Talk to any real estate agent in any part of the country and ask them about the market today, and you’ll get the same response: It’s out of control. A world of crazy deals.
“People have just lost their marbles,” says one real estate agent in the Midwest.
There’s No Escape
Home sales in the region are like nothing seen before, or even imagined, fueled mostly by low interest rates and driven by the ongoing pandemic, which has caused people to seek refuge in suburbia with a big yard and plenty of space for their home office.
Website developer Craig Gorman and his wife, program manager Alicia Kacel, moved to an apartment in the DC area from California in February and began looking for a home in Northern Virginia—jumping right into the home-market craziness here.
They offered $100,000 over the $920,000 listing price for a Vienna home. It was a nicely landscaped house with good curb appeal, a kid- and dog-friendly neighborhood, and a homey, charming interior. Gorman and Kacel were smitten after their initial walk-through. “We saw some bids for that house,” says Gorman. “A lot had gone between $50,000 over list to $125,000 over and weren’t winning. So it became tough to say where our target was. But we didn’t want to go as high as $125,000 over list.” The couple settled on going higher with their offer—$102,000 over list—for a total of $1,022,000.
Another buyer outbid them by another $28,000—a total of $130,000 over list. But that buyer’s financing was a little less secure, so Gorman and Kacel won.
What really amazed Gorman was what they saw during their house hunt. “You would just roll up on one of these homes and there were literally half a dozen cars parked in front of it,” he says. “It almost felt like the same dozen people were doing what we were doing. We were literally going house to house every weekend, each getting about a dozen offers coming in. So it was like, Are these the same people every time? You just had to wonder if these were the same families we were competing against.”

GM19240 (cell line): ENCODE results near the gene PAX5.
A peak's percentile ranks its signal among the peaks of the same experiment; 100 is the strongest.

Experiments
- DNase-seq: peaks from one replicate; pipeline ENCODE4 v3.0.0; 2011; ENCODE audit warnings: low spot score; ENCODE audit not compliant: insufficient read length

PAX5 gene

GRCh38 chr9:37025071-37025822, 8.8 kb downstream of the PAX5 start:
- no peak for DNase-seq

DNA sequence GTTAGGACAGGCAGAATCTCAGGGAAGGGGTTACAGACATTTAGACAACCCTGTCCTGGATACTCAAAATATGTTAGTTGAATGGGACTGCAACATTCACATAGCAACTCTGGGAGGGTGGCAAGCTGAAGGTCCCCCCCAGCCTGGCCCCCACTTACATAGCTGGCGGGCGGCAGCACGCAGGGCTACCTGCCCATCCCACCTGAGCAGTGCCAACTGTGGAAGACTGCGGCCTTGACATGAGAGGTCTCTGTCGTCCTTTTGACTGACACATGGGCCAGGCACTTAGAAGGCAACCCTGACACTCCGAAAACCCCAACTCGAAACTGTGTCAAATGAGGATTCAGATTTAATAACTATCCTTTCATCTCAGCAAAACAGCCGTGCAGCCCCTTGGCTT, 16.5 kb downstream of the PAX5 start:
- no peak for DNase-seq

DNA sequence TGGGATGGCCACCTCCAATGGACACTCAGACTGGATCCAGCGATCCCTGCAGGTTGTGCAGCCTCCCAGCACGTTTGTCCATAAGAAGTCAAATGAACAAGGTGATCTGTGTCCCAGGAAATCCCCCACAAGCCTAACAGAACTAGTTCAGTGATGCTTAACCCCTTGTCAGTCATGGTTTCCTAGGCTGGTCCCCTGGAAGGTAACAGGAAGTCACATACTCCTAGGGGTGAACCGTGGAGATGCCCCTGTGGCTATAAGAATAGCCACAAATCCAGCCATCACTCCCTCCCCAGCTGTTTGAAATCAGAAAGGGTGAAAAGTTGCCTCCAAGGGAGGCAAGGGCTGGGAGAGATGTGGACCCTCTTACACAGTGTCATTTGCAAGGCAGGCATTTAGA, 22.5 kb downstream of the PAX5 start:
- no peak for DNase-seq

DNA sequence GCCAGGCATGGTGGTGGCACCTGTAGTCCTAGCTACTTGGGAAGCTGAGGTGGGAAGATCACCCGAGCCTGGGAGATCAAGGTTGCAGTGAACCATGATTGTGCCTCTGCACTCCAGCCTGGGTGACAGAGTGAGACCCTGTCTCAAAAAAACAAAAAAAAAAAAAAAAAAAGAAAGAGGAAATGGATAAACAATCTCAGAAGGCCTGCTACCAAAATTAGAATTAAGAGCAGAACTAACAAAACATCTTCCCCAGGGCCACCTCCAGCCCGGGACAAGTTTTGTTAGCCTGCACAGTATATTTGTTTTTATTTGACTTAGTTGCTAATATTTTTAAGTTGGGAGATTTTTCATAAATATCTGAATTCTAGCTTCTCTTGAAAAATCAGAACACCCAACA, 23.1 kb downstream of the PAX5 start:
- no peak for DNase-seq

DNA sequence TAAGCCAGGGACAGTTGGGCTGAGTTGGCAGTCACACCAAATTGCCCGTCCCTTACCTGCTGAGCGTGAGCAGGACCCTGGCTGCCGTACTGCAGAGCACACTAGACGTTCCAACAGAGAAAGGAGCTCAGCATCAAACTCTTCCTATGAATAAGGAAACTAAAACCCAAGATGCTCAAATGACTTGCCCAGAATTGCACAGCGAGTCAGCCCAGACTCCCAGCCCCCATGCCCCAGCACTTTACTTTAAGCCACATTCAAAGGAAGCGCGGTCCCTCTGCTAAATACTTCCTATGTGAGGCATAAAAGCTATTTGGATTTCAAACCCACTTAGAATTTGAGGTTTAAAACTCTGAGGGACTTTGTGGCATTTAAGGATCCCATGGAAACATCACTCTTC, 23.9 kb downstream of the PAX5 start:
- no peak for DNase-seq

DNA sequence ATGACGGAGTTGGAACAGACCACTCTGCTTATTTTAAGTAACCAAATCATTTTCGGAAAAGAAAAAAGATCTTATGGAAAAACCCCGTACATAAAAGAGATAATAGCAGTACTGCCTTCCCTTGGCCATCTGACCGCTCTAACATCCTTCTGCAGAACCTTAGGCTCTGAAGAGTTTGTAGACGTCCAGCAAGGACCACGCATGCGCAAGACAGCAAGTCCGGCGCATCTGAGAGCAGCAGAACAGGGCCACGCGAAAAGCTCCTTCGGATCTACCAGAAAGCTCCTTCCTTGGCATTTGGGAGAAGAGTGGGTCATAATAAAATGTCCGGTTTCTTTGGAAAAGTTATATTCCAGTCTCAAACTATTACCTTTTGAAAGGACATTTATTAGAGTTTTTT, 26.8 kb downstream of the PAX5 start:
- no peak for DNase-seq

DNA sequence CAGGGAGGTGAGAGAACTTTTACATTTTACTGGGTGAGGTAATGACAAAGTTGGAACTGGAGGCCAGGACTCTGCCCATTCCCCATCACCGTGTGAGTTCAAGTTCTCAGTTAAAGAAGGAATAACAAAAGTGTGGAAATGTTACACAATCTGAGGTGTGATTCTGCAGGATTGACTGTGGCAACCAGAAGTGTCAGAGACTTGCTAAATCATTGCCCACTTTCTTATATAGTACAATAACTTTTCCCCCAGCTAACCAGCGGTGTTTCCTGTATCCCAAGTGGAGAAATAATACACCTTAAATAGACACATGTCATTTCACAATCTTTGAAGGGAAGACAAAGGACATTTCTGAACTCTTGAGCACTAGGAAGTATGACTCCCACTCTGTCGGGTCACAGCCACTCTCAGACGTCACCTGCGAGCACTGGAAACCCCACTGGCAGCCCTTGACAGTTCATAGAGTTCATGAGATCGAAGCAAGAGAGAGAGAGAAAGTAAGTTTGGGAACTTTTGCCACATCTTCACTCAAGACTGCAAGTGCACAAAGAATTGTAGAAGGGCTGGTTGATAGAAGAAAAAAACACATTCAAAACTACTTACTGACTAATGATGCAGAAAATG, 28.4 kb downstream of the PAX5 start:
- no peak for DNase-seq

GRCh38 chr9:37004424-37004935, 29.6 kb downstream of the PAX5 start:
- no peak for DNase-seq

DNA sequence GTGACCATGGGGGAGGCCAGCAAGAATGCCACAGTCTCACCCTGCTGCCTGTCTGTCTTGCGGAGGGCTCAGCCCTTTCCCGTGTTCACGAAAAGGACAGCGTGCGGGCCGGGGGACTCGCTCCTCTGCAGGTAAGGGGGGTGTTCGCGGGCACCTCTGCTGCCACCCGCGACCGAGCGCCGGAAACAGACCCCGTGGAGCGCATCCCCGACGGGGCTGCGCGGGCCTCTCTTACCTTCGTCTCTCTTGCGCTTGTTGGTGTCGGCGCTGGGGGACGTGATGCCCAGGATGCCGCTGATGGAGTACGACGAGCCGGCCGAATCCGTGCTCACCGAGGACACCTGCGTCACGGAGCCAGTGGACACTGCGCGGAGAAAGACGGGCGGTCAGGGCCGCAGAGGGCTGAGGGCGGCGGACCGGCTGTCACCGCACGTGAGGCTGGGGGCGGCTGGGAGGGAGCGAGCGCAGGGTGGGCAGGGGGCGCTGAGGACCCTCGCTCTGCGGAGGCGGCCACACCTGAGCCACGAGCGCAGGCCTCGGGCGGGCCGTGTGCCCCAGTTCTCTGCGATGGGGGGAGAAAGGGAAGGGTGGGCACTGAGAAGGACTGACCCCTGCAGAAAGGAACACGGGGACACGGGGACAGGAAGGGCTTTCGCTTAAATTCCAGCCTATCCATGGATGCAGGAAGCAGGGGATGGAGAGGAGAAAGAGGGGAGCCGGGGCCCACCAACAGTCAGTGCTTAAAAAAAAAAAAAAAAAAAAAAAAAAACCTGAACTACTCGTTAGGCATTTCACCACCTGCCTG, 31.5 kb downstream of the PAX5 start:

They looked at one house during their search where people were streaming in from every direction. “They were walking around the backyard, around the front of the house, inside the house. It was mobbed. It was like everyone was at the open house at once instead of coming in at different times,” says Gorman. “I just never expected that.”
There’s Nothing You Can Do
“It’s a thriving market,” says Ryan McLaughlin, CEO of the Northern Virginia Association of Realtors, in the understatement of the year. NVAR represents about 13,000 Realtors in the area doing about 22,000 transactions a year. “What we’ve seen in the last year to year and a half has really defied expectations in a good way. The market is extremely hot, with no signs of letting up, and sellers and buyers both need to have their finances in order so that they can act quickly.”
In April alone, NVAR members closed $1.7 billion in volume. That’s 50 percent higher than April 2020, McLaughlin says.
A real-estate market forecast that NVAR did with George Mason University in late March showed growth in the inventory of condos in Arlington and Alexandria, indicating more vacancies in condos and demonstrating a pattern of movement away from the city core to the westerly suburban areas of Northern Virginia. “We are projecting prices will continue to rise, home sales will continue to rise, and we expect in the markets we cover, inventories will continue to shrink,” McLaughlin says.